`or`, `_or`

Logical “or”

MuPAD® notebooks will be removed in a future release. Use MATLAB® live scripts instead.

MATLAB live scripts support most MuPAD functionality, though there are some differences. For more information, see Convert MuPAD Notebooks to MATLAB Live Scripts.

Syntax

```b1 or b2
_or(`b1, b2, …`)
```

Description

`b1 or b2` represents the non-exclusive logical `or` of the Boolean expressions `b1`, `b2`.

MuPAD® uses a three state logic with the Boolean constants `TRUE`, `FALSE`, and `UNKNOWN`. These are processed as follows:

 `or` `TRUE` `FALSE` `UNKNOWN` `TRUE` `TRUE` `TRUE` `TRUE` `FALSE` `TRUE` `FALSE` `UNKNOWN` `UNKNOWN` `TRUE` `UNKNOWN` `UNKNOWN`

Boolean expressions can be composed of these constants as well as of arbitrary arithmetical expressions. Typically, equations, such as `x = y`, and inequalities, such as ```x <> y```, `x < y`, and ```x <= y```, are used to construct Boolean expressions.

`_or(b1, b2, ...)` is equivalent to ```b1 or b2 or ...```. This expression represents `FALSE` if every single expression evaluates to `FALSE`. It represents `TRUE` if at least one expression evaluates to `TRUE`. It represents `UNKNOWN` if at least one expression evaluates to `UNKNOWN` and all others evaluate to `FALSE`.

`_or()` returns `FALSE`.

Combinations of the constants `TRUE`, `FALSE`, `UNKNOWN` inside a Boolean expression are simplified automatically. However, symbolic Boolean subexpressions, equalities, and inequalities are not evaluated and simplified by logical operators. Use `bool` to evaluate such expressions to one of the Boolean constants. Note, however, that `bool` can evaluate inequalities ```x < y```, `x <= y`, and so on only if they are composed of numbers of type `Type::Real`. See Example 2.

Use `simplify` with the option `logic` to simplify expressions involving symbolic Boolean subexpressions. See Example 3.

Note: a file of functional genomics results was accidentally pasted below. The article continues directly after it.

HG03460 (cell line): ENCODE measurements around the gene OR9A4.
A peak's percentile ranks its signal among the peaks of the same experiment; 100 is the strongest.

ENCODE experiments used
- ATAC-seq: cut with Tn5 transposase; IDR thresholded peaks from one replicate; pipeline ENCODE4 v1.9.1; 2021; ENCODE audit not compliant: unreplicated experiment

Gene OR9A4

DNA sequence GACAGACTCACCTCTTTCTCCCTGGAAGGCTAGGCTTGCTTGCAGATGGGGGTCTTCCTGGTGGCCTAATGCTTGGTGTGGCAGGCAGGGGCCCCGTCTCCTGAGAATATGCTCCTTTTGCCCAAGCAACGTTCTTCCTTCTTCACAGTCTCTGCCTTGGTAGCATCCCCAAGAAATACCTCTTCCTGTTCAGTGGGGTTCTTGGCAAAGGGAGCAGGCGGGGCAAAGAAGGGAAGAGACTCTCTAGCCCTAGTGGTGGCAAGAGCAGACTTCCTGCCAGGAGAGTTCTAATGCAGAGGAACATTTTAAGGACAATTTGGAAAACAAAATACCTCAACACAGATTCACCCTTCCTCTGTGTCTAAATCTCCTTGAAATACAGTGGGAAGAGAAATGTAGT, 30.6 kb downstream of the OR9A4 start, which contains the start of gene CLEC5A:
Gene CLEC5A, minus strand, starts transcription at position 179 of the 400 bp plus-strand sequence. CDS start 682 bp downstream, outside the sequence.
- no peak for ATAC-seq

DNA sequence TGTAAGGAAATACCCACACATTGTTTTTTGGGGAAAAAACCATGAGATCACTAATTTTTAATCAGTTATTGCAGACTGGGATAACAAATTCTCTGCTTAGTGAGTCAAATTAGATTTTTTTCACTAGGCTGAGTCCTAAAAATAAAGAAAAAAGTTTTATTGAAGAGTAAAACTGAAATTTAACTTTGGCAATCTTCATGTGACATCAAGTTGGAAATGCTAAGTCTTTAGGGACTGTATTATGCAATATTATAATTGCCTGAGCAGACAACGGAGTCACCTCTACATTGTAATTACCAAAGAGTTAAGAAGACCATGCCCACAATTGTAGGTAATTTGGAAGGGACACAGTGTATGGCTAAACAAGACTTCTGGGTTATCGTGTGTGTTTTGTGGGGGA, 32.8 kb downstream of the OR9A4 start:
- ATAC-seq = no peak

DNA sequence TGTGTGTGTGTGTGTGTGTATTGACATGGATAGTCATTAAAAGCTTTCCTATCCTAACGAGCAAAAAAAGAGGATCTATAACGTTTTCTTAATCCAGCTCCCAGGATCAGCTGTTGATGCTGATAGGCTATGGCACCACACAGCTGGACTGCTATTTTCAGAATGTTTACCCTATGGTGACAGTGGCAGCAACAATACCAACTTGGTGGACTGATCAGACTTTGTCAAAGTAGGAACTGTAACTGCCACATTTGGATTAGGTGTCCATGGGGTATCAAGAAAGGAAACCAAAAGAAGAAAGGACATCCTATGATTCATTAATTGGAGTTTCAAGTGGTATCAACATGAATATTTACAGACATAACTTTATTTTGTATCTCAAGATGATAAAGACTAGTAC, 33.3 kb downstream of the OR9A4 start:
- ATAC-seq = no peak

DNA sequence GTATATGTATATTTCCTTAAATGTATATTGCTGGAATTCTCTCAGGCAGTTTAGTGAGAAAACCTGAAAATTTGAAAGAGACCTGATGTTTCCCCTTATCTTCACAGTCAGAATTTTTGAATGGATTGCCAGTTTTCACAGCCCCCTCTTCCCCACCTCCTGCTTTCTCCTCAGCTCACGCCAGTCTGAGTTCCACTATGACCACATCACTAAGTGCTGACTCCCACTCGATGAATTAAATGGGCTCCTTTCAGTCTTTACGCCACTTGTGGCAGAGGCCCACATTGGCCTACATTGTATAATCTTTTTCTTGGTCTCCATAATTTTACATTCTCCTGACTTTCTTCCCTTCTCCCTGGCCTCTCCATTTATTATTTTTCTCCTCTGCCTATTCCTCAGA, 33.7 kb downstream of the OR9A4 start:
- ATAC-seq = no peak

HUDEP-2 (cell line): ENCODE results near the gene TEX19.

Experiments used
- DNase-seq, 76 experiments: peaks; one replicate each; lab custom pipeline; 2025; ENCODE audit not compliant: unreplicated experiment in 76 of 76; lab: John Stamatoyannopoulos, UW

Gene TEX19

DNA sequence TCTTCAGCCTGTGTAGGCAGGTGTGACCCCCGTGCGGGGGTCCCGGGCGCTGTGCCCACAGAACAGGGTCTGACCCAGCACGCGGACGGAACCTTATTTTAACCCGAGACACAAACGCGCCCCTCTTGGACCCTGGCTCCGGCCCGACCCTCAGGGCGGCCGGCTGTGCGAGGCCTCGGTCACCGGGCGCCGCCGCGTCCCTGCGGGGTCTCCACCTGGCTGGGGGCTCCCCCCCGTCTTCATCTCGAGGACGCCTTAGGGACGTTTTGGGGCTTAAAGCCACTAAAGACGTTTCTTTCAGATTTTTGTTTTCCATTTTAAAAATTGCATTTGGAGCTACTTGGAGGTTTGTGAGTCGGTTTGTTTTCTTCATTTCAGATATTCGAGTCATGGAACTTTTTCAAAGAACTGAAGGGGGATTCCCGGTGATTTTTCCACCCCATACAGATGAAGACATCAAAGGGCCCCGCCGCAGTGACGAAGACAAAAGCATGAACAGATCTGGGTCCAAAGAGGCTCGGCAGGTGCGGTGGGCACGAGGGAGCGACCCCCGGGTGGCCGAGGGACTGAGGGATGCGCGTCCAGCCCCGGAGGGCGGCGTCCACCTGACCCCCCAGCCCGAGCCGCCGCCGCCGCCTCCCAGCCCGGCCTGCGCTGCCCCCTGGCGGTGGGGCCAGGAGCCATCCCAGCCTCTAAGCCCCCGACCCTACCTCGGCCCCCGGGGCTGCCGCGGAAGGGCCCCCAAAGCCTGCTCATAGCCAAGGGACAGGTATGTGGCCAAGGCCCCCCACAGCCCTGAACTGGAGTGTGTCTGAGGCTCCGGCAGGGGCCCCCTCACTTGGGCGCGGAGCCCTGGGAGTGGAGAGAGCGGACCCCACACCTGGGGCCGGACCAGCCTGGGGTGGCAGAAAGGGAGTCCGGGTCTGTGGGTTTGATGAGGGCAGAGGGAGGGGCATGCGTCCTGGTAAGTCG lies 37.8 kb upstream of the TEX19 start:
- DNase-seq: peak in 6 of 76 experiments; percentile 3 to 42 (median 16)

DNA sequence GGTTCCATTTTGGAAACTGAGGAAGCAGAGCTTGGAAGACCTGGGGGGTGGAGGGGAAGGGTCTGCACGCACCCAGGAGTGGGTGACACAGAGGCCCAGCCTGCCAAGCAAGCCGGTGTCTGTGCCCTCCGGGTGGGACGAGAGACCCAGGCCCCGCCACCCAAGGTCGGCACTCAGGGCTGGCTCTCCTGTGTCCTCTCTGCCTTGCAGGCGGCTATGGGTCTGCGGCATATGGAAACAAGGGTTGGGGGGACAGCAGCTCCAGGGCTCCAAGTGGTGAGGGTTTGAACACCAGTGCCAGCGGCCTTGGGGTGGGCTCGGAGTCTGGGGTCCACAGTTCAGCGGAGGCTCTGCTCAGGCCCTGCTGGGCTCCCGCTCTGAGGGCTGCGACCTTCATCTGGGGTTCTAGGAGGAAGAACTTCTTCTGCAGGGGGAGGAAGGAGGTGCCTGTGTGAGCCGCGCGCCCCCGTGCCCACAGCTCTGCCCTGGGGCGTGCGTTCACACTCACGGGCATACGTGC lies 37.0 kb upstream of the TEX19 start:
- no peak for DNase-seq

The precedences of the logical operators are as follows. If in doubt, use parentheses to ensure that the expression is parsed as desired.

• The operator `not` is stronger binding than `and`, that is, `not b1 and b2` = ```(not b1) and b2```.

• The operator `and` is stronger binding than `xor`, that is, `b1 and b2 or b3` = ```(b1 and b2) xor b3```.

• The operator `xor` is stronger binding than `or`, that is, `b1 xor b2 or b3` = ```(b1 xor b2) or b3```.

• The operator `or` is stronger binding than `==>`, that is, ```b1 or b2 ==> b3``` = `(b1 or b2) ==> b3`.

• The operator `==>` is stronger binding than `<=>`, that is, ```b1 ==> b2 <=> b3``` = `(b1 ==> b2) <=> b3`.

In the conditional context of `if`, `repeat`, and `while` statements, Boolean expressions are evaluated via “lazy evaluation” (see `_lazy_and`, `_lazy_or`). In any other context, all operands are evaluated.

Examples

Example 1

Combinations of the Boolean constants `TRUE`, `FALSE`, and `UNKNOWN` are simplified automatically to one of these constants:

`TRUE and not (FALSE or TRUE)`

`FALSE or UNKNOWN, TRUE or UNKNOWN`

Example 2

Logical operators simplify subexpressions that evaluate to the constants `TRUE`, `FALSE`, `UNKNOWN`.

`b1 or b2 and TRUE`

`FALSE or ((not b1) and TRUE)`

`b1 and (b2 or FALSE) and UNKNOWN`

`FALSE or (b1 and UNKNOWN) or x < 1`

`TRUE and ((b1 and FALSE) or (b1 and TRUE))`

However, equalities and inequalities are not evaluated:

`(x = x) and (1 < 2) and (2 < 3) or (3 < 4)`

Boolean evaluation is enforced via `bool`:

`bool(%)`

Example 3

Expressions involving symbolic Boolean subexpressions are not simplified by `and`, `or`, `not`. Simplification has to be requested explicitly via the function `simplify`:

`(b1 and b2) or (b1 and (not b2)) and (1 < 2)`

`simplify(%, logic)`

Example 4

The Boolean functions `_and` and `_or` accept arbitrary sequences of Boolean expressions. The following call uses `isprime` to check whether at least one of the numbers is prime:

```set := {1987, 1993, 1997, 1999, 2001}: _or(isprime(i) \$ i in set)```

`delete set:`

Parameters

 `b1, b2, …` Boolean expressions

Return Values

Boolean expression.

`b`, `b_1`, `b_2`